What value is giftedness if it doesn’t benefit the world in some way?  Whether it be for an improved social condition, a work of great beauty, or the righting of a social injustice, the great among us are valued not for what they achieve for themselves, but for the difference they make to the world they live in.  They lead by example, and inspire others to follow. In the words of Jesse Jackson, “leadership cannot just go along to get along. Leadership must meet the moral challenge of the day”.

Gifted learners have characteristics that can and should benefit society. They:

• can have high sensitivity and intense emotional response;
• can be deeply perceptive;
• may be driven by a deep sense of right and wrong;
• may be perfectionist, and/or highly idealistic;
• are often deeply concerned by community and/or world issues
• are quick to identify problems, and can generate and implement solutions

Many a parent has witnessed first-hand the deeply-felt concern that a gifted youngster expresses over social issues and injustices that their age peers are not necessarily even aware of, let alone concerned about. Teachers with the ability to engage a gifted student in discussion about deeper issues they are feeling strongly about soon realise there is a whole heap of stuff going on beneath those apparently calm waters.

Is sensitivity and passion something we want ‘cured’? Should we be telling them to ‘harden up’ and focus solely on their academic achievement? No! This is something to be nurtured and valued. These are our leaders of tomorrow!  The social-emotional characteristics of gifted learners, when carefully nurtured, can empower students to take charge of their learning, and become self-directed, motivated innovators of social change. In gifted education we refer to the gifted individual’s ‘global awareness’. 

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What does this mean for our classrooms? A lot of focus upon higher order thinking certainly benefits gifted learners, but often there is little or no deliberate focus upon affective thinking.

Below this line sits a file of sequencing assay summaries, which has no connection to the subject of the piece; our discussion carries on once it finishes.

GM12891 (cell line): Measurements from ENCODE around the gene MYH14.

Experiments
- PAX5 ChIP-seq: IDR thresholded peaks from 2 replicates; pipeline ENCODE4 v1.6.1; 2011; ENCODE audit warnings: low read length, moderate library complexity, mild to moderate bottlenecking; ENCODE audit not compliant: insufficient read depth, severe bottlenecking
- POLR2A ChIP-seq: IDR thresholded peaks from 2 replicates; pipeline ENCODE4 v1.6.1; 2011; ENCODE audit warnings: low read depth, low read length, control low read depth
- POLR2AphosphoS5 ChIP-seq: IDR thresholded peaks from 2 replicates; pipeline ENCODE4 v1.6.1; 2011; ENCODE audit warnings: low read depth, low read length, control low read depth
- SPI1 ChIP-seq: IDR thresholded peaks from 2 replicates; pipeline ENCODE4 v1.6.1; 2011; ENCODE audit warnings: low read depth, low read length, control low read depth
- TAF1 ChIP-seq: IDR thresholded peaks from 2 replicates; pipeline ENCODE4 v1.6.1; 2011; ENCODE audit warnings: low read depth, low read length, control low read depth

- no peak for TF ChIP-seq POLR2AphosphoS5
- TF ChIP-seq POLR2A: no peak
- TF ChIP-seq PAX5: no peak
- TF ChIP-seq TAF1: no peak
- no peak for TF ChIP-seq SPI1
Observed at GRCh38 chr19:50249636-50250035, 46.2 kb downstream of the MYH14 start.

Mathew Lipman coined the term Caring Thinking and argued that it is the third prerequisite to higher-order thinking (the other two being critical and creative thinking). Whilst Bloom’s taxonomy identifies three aspects of higher-order thinking (the analytical, the synthetic or creative, and the evaluative), none of these directly address affective thinking. If we only focus on critical and creative thinking much of the thinking that is taught includes affective thinking by accident rather than by design.  A vague inclusion of aspects of affective thinking is not good enough!
One might nominate critical thinking as the truth-seeking aspect and creative thinking as the meaning-seeking aspect. But what aspect of high-order thinking is especially concerned with the dimensions of values?
- Lipman, (1995).

Why is affective thinking important?
Gifted and talented students are in all classrooms; some are gifted affective thinkers; others aren’t, but need to be. Many will bear the responsibility of shaping their nation’s future, and therefore both implicit and explicit teaching of high level thinking skills is fundamental to the development of all gifted students. All students need affective thinking tools. Moral and ethical personal growth is a developmental process, and ‘caring thinking’ is valued by all cultures in our communities. More than any other model, Lipman’s Caring Thinking can promote global awareness and support authentic learning.

Our actions follow directly upon our emotions.
One hates, one behaves destructively, one loves, one behaves amicably.
Consequently, if we can temper the antisocial emotions, we are likely to be able to temper the antisocial conduct, -Lipman, (1998).